The following is a regular review column by â€˜The Viand Pundit,â€™ our anonymous restaurant critic:
The Viand Pundit Reviews Royal Everest
A Napalese and Indian restaurant has opened in Burien and the wonderful scent that sent my taste buds into action had caught me by surprise as I was passing by. Located in the spot where CC’s, Kayak, Dan Thai and others have ended, Royal Everest might just be the interesting twist that makes it happen. Owner and Executive Chef Sohan Malla was very busy running the kitchen while Host and Server Jay Sanjok warmly greeted us and led us to our table. The transformation inside has been renovated with a pleasant touch to color, space and ambiance. Floral portraits adorn the walls cheery rose and orange colors and scenes of Nepal grace the main area. The busy kitchen was clean appearing and well organized. The restrooms were proper and spacious. Booth seating and tables were available. A little history before we continue because the Nepalese consider that food and eating are all divine and food should be eaten in a joyful manner
Though very little is known about the early history of Nepal, legends and references reach back to the first millennium BCE. Although, Neolithic tools and evidence of settlements found in the Kathmandu Valley in present day Sikkim and Nepal indicate that people have been living in the region for at least 40,000 years.
The history of Nepal has been influenced by its position in the Himalaya and its two neighbors, modern day India and Tibet. It is a multiethnic, multiracial, multicultural, multireligious, and multilingual country which provides for one of the most interesting cuisines in the region. Nepal had experienced almost a constant struggle for democracy, but the country’s cultural and geographic diversity provides ample space for a variety of cuisines based on ethnicity and on soil and climate.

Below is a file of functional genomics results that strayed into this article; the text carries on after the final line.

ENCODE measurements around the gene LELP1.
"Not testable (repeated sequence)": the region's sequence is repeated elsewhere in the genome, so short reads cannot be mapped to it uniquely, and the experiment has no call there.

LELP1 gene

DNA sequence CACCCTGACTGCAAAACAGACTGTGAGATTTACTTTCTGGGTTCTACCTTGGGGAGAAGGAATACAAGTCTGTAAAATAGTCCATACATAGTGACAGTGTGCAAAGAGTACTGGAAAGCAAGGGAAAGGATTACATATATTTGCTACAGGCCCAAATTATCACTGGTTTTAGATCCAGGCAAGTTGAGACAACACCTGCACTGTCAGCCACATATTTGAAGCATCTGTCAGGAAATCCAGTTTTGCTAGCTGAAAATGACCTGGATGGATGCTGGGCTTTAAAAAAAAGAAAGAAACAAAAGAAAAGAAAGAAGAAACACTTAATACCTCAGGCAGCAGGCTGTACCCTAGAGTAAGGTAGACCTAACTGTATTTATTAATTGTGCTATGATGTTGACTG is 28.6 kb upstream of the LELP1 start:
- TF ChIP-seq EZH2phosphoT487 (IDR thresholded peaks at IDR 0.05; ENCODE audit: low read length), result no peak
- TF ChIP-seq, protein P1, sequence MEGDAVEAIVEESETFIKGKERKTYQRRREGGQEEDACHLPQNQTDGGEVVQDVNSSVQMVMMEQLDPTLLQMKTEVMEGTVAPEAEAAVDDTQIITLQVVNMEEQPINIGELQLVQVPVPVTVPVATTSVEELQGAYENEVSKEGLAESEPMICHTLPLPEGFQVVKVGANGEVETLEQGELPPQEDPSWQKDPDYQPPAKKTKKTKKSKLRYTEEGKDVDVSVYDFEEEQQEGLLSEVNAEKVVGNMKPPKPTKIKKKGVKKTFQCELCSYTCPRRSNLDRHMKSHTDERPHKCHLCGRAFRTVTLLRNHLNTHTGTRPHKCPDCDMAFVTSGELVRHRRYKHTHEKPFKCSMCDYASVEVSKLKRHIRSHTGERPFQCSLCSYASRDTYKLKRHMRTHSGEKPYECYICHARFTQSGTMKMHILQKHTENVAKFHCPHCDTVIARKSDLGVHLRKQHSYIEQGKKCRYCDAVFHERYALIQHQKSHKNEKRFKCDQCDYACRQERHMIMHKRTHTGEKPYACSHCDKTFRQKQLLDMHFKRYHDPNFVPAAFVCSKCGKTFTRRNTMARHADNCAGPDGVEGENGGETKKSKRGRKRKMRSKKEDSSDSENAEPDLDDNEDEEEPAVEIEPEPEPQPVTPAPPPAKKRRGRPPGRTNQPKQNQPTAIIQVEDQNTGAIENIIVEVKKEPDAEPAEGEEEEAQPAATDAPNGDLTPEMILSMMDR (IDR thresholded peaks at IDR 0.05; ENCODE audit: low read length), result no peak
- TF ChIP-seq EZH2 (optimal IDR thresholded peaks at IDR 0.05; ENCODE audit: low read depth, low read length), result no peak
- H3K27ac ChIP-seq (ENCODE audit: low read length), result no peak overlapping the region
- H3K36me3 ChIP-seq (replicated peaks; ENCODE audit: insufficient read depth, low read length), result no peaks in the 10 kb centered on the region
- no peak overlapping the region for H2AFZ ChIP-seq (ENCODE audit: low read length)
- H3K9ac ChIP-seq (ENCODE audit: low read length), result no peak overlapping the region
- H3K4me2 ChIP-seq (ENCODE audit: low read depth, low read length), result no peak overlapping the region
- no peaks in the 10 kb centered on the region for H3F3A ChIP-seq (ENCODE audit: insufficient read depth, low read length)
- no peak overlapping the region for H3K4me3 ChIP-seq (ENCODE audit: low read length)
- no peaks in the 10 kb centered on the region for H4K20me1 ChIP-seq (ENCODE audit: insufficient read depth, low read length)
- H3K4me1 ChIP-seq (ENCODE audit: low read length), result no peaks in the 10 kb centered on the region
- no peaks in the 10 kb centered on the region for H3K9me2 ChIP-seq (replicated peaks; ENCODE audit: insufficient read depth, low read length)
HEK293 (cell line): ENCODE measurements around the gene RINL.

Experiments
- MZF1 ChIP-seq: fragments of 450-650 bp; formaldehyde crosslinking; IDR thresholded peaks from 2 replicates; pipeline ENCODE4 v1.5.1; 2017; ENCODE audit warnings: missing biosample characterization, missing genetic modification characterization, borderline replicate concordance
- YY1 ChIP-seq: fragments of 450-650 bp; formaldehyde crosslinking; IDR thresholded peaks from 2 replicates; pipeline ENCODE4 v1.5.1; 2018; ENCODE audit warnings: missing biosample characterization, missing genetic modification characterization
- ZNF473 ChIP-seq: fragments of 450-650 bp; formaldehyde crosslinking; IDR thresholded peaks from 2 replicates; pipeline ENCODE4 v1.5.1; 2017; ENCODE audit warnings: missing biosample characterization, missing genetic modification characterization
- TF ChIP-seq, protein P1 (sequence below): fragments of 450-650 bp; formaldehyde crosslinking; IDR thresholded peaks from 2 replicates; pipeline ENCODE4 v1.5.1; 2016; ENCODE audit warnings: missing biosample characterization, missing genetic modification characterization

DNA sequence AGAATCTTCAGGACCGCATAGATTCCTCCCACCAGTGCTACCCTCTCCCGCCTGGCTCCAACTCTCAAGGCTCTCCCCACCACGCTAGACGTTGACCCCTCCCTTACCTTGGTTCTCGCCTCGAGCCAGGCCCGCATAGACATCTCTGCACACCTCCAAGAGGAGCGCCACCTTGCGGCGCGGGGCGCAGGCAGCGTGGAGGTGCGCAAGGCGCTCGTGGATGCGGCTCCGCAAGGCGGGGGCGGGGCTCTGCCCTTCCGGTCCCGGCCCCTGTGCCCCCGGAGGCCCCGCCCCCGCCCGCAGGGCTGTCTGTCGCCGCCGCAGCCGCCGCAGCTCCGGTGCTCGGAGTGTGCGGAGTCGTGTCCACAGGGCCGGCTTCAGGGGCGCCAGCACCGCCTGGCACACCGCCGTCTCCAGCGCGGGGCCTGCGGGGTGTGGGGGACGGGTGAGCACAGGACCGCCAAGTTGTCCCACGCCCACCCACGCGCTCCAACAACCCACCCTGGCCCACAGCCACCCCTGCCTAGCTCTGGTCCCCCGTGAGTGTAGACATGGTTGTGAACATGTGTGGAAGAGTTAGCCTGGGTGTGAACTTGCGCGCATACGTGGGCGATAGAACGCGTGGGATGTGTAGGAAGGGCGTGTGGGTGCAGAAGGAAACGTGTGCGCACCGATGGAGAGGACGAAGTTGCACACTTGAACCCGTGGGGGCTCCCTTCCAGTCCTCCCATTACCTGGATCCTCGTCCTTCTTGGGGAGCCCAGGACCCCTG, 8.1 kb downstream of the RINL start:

The main staple diet of most Nepali people is Dal Bhat and Tarkari which translates to “lentil, rice, vegetable curry,” but it is a foundation of the Nepalese cuisine. So today, I sampled the Daily Lunch Buffet which was only a mere $9.95 The buffet line started with long, slender-grained aromatic Basmati rice, along with a plethora of variety of mostly chicken dishes and some vegetable dishes as well. The Chicken Tandoori and a Masala Chicken Curry became fast favorites and the Potato Okra was also amazing.
One of the breads called Naan was pita like but softer and a wonderfully perfect match for the meal. Sides of a Mango Chutney and the Mint Chutney were welcome diversions to thrill about. A sweet desert like rice pudding called Kheer was the perfect finish although there was competition with the sweet Gulab Jamun, a golden brown special milk ball similar only in looks to a doughnut hole. When dining here, it is helpful to remember that the most common custom in Nepal is jutho, which requires people not to touch othersâ€™ food and drink with either their hands or their spoon, so sharing is a cultural no-no.
There were some items I was uncomfortable with. The Menu printed on paper had text so small I had difficulty reading it. Perhaps this is just the To Go menu? The menu contained so many choices that I also found it difficult to decide what I wanted as I am unfamiliar with many of the dishes’ names. Thankfully each has a description of the dish in detail, which is nice. I just found it took awhile to orient myself to the One Hundred and Eleven (111) items on the menu. Parking is still free and available on Burien’s main drag. They offer a delivery service if you wish to dine in the luxury of your own home as well.